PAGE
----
Electronic Weapons: The EMP Beast From The East

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July 25, 2011: A U.S. government report (from the National Ground Intelligence Center) indicates that China has developed useful weapons for disabling the electronics on American aircraft and warships. This is done using high-powered microwave (HPM) devices to create something like the EMP (Electromagnetic Pulse) put out by nuclear weapons, which damages or destroys microelectronics. There are several ways to do this, some of which are real.

The most commonly mentioned devise for generating HPM is the AESA (Active Electronically Scanned Array) radars that are becoming standard equipment in modern warplanes. AESA is more reliable and, increasingly, no more expensive than the older mechanical (a small dish that moves around inside a dome) radar. AESA is also easier and cheaper to maintain, which makes a more expensive AESA cheaper, over its lifetime, than a cheaper (to buy) mechanically scanned radar. China has put a lot of resources into designing and building AESA radars.

AESA type radars have been around a long time, popular mainly for their ability deal with lots of targets simultaneously, and produce a more accurate picture of what is out there. But AESA was also a lot more expensive, and, until recently, less reliable, than older radar technologies. That has gradually changed. And now more uses are being found for the affordable and reliable AESA, which has developed into more than just an improved radar.

AESA radar consists of thousands of tiny radars that can be independently aimed in different directions. An AESA radar made the U.S. E-8 JSTARS aircraft possible, as it enabled it to locate vehicles moving on the ground. An innovative, and much smaller MP-RTIP AESA radar for the RQ-4 UAV can also spot smaller objects on the ground. As a result, with the RQ-4 UAV equipped with AESA, the U.S. Air Force has a choice between extending the life of the E-8 aircraft, or replacing them with the UAVs.

While AESA makes fighters much more effective, it's the many other uses of AESA that make this technology so attractive to warplane designers, and the Chinese. For example, the U.S. Air Force has been equipping some of its fighters with electronic ray type weapons. Not quite the “death ray” of science fiction fame, but an electronic ray type weapon none the less. In this case, the weapon uses the high-powered microwave (HPM) effects found in AESA radar technology. AESA is able to focus a concentrated beam of radio energy that could scramble electronic components of a distant target. Sort of like the EMP (Electromagnetic Pulse) put out by nuclear weapons. The air force won’t, for obvious reasons, discuss the exact “kill range” of the of the various models of AESA radars on American warplanes (the F-35 and F-22 have them). However, it is known that “range” in this case is an elastic thing. Depending on how well the target electronics are hardened against EMP, more electrical power will be required to do damage. Moreover, the electrical power of the various AESA radars in service varies as well. The air force has said that the larger AESA radars it is developing would be able to zap cruise missile guidance systems up to 180 kilometers away.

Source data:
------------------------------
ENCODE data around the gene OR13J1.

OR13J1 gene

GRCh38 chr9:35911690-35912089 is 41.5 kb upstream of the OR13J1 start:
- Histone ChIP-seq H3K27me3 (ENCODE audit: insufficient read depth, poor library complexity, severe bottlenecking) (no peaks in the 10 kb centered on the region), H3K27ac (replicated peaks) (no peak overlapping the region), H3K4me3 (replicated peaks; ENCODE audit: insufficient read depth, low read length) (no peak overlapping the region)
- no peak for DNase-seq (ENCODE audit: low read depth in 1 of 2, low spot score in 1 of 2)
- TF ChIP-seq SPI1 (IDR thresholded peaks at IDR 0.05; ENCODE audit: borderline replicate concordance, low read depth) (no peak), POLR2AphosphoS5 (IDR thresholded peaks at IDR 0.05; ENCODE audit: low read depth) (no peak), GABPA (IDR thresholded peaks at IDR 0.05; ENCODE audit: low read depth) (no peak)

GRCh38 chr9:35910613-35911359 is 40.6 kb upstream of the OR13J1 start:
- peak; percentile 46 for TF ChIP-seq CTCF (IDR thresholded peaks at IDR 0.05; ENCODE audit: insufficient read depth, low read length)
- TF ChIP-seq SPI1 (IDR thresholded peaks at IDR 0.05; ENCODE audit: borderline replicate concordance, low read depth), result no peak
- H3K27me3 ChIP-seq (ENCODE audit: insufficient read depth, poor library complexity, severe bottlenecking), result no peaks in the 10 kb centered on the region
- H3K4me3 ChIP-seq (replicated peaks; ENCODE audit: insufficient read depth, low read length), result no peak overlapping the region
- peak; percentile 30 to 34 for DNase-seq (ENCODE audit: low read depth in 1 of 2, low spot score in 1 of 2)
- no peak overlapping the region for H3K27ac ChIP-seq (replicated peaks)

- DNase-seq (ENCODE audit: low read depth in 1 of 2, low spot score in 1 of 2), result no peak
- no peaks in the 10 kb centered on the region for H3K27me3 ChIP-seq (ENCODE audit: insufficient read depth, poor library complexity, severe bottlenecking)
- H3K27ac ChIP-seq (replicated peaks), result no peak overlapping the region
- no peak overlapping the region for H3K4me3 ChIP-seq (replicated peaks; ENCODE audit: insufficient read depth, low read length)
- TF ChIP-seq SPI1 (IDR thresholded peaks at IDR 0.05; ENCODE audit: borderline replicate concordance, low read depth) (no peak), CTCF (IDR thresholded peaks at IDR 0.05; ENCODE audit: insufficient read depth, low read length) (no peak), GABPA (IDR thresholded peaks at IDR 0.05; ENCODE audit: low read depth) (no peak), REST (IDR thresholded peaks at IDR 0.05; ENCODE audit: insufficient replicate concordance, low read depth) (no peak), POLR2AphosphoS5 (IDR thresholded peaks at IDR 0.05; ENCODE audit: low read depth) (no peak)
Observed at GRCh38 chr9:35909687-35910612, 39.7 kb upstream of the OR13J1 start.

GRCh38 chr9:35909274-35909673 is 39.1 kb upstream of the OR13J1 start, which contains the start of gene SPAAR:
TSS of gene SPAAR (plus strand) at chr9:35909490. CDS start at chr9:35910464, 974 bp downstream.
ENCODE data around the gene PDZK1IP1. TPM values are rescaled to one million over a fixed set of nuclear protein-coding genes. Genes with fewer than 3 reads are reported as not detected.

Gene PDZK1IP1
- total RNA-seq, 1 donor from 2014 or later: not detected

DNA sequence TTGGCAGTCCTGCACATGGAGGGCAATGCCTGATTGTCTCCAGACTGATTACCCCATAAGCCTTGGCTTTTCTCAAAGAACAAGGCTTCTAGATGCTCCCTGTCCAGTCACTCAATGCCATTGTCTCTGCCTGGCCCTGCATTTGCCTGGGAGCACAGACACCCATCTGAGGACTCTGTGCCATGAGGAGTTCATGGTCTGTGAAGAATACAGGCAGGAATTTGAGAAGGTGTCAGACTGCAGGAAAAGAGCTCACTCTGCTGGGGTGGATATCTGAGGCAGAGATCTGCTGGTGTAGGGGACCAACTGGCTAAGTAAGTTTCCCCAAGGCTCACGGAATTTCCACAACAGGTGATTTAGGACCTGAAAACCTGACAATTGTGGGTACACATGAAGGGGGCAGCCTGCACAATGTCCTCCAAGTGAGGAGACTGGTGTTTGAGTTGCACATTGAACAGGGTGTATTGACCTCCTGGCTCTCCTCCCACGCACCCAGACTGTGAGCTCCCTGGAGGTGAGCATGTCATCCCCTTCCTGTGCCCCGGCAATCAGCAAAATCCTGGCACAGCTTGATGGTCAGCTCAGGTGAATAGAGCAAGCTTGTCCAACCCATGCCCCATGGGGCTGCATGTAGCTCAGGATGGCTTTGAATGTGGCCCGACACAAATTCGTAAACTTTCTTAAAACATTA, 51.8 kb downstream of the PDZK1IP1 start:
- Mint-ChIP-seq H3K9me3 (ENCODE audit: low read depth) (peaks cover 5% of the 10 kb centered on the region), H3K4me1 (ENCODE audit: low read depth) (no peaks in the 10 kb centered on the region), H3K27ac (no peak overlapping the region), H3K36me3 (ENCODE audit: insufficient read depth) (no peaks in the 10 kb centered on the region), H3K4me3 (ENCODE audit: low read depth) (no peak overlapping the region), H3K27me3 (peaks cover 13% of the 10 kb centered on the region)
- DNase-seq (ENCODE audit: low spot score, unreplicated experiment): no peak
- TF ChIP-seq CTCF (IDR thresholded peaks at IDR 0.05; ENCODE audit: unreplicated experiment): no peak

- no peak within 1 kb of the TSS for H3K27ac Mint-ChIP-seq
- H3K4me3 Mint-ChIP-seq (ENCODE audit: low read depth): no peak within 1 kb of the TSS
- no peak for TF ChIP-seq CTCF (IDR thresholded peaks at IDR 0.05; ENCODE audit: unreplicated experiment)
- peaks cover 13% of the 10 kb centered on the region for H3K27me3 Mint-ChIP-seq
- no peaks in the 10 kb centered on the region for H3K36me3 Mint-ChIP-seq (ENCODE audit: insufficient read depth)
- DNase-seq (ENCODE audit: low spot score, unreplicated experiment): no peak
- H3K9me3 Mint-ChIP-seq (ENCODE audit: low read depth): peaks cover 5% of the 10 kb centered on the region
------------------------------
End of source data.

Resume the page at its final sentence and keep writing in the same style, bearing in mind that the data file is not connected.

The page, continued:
Then there's the EMP bomb, a legendary weapon that is much talked about, but has never actually been seen. Throughout the 1990s, information came out of Russia that a weapon had been developed that could generate a short range EMP (electromagnetic pulse) similar to that created by nuclear explosions. All computers within the range of the EMP bomb would be ruined. This is a truly devastating capability. Microprocessors are found everywhere these days; in automobiles, appliances, industrial equipment, medical devices and many other devices. Military microprocessors are often shielded to protect them against EMP, but the shielding is not thoroughly tested and even some military equipment will probably be disabled by an EMP attack.

A decade ago, a British military research team announced that they had duplicated the rumored Russian device and produced an EMP bomb that can fit in a 155mm artillery shell, small rockets or bombs. Such a device was supposed to be inexpensive and could be used to destroy civilian electronics that might be useful to nearby enemy troops. What is particularly worrisome about this new development is that, in the hands of terrorists, it could do a new kind of damage. While not killing people directly, the destruction of all electronics within an urban area could cause casualties and much economic loss. But none of these EMP bombs has ever actually reached the stage where they were actually ready to use. There was always some kind of flaw discovered in testing. Naturally, China is thought to have developed an EMP bomb.

 

 


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